N64 | How Nintendo’s console quietly changed videogaming

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The N64 was far from Nintendo’s most successful console, but it still managed to change the games industry forever.

In the league table of successful Nintendo consoles, the N64 isn’t remotely near the bottom, but it isn’t near the top, either. At the high end we have the zeitgeist-grabbing NES, Game Boy, DS and Wii, all of which sold north of 60 million units over their lifespans. The Switch, having passed its seventh birthday, has sold around 139 million units and counting.

At the other end of the scale, there are the rare out-and-out misfires like the infamous Virtual Boy (sales: just 770,000 units) and the haphazardly marketed Wii U (roughly 13 million units). By contrast, the N64, launched in 1996, sold a comparatively not-bad 33 million consoles worldwide – worse than its predecessor, the SNES (49 million) but better than the GameCube (22 million).

By the mid-1990s, however, Nintendo suddenly had a competitor with far deeper pockets than its old adversary, Sega. Sony, which thundered into videogaming with the PlayStation in 1994, seemed to get so much right on its first attempt: with its sleek design, affordable, CD-based media and eye-popping 3D graphics, the console was an immediate, era-defining success.

Thanks to some great design ideas and clever marketing, the PlayStation became the must-have system, entirely eclipsing Sega’s Saturn and ending Nintendo’s decade-long dominance of the console market. By the end of its life cycle, the PlayStation had sold over 100 million systems.

Even more telling was the PlayStation’s library of games. As noted in the excellent book N64: A Visual Compendium, Sony’s console had around 2,500 developed for it in its lifetime. By contrast, the N64 had just 400.

The problem, ultimately, lay with some of Nintendo’s design and business decisions. Paranoid about the spectre of piracy – something it was forced to grapple with in the 1980s following the launch of the Famicom Disc System in Japan – the company was wary of adopting CDs as its media of choice.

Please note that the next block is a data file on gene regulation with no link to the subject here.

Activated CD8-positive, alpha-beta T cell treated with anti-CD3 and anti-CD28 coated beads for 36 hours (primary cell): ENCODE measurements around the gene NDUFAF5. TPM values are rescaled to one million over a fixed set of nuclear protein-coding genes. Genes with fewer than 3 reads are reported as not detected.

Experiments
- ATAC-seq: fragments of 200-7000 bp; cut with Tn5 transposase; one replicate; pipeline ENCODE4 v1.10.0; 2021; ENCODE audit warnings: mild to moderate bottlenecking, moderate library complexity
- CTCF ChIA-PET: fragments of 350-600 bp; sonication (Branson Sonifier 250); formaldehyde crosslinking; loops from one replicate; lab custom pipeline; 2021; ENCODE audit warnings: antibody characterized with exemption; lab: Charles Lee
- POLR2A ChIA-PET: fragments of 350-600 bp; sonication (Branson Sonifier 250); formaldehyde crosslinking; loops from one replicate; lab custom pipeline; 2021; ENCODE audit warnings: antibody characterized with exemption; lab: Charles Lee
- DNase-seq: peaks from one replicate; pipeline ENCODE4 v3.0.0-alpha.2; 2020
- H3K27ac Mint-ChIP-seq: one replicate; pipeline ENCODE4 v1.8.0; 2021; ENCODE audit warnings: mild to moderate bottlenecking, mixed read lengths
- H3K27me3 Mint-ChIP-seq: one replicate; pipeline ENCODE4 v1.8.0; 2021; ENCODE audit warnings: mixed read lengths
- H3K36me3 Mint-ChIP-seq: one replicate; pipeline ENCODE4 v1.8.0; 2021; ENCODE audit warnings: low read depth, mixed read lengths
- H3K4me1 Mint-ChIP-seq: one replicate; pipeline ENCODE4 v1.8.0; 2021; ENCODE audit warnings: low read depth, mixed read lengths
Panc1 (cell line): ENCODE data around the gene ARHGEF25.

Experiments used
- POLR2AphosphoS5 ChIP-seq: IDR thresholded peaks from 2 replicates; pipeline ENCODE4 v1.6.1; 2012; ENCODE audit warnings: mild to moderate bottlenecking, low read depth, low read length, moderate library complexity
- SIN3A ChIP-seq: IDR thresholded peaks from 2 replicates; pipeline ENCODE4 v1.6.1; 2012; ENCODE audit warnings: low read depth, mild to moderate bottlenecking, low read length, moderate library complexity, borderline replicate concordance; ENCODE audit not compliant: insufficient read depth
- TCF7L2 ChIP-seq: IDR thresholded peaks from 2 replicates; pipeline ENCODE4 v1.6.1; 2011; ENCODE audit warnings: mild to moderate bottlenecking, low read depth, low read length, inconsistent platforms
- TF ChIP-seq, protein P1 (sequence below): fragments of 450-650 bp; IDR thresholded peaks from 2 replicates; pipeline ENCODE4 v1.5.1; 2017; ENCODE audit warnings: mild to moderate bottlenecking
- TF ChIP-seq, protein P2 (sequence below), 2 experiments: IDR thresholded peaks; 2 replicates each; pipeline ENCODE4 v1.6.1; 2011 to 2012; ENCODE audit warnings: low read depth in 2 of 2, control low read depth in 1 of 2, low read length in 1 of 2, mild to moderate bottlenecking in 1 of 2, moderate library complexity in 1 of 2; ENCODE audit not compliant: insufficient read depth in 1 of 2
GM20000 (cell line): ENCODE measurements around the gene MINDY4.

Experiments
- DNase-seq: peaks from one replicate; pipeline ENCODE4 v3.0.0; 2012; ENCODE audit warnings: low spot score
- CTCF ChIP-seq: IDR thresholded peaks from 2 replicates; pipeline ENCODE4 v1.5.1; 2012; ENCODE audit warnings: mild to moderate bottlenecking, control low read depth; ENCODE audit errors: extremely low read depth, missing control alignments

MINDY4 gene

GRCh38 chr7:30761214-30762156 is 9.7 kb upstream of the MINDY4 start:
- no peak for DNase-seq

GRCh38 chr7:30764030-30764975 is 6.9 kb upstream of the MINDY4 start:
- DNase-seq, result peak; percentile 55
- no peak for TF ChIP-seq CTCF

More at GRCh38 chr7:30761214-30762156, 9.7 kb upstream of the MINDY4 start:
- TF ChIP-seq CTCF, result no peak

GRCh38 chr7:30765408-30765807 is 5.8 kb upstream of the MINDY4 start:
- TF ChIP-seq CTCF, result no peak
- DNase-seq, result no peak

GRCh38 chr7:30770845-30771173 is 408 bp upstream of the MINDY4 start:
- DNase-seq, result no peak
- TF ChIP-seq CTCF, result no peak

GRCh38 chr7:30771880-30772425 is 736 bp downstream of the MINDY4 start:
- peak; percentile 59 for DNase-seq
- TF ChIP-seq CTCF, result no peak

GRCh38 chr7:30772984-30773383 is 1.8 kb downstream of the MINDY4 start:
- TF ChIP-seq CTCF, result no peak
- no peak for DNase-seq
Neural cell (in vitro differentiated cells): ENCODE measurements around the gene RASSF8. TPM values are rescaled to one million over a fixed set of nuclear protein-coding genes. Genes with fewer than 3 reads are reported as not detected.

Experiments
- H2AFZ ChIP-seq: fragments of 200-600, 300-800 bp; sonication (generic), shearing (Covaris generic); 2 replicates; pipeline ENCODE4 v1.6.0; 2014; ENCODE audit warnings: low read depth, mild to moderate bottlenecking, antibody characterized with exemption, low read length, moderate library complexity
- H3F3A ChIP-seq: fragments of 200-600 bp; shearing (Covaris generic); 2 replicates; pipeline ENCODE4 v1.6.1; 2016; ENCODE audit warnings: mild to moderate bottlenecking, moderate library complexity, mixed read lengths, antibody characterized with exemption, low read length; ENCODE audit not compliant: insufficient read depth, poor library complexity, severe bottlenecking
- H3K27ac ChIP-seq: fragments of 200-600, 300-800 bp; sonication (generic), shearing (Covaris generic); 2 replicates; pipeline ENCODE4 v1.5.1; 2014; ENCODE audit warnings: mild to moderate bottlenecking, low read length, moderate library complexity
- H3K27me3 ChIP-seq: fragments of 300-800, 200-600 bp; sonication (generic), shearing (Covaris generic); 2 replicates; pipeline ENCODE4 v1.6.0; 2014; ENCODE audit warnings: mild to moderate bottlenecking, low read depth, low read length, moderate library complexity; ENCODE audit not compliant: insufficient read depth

Instead, it stuck with old-fashioned cartridges, which were limited in capacity and expensive to produce; this, along with Nintendo’s earlier hardball approach to its business deals, saw a number of major third-party publishers and developers move over to the PlayStation.

Perhaps the most significant defector, especially in Japan, was Squaresoft (later Square Enix). Up until the early 1990s, Square had published all its games on Nintendo’s consoles; the flashpoint turned out to be Secret Of Mana, released in Japan as Seiken no Densetsu 2 in 1993. Although an acclaimed game that is still revered today, Square had all sorts of problems with Nintendo while making it.

During development, Square worked on the understanding that Secret Of Mana would emerge on the SNES-CD, an add-on device that Nintendo was developing in partnership with Sony. You probably know the story: the deal between Nintendo and Sony fell apart, and the SNES-CD ultimately became the PlayStation.

Suddenly faced with much more limited cartridge space, Square had to scrap its work and start again, with some of its initial work eventually becoming a separate game, Chrono Trigger. All of this was no doubt fresh in its mind when Square accepted a generous offer from Sony, and the out-and-out classic Final Fantasy VII ended up as a PlayStation exclusive. The RPG sold two million copies in the first three days of its release alone.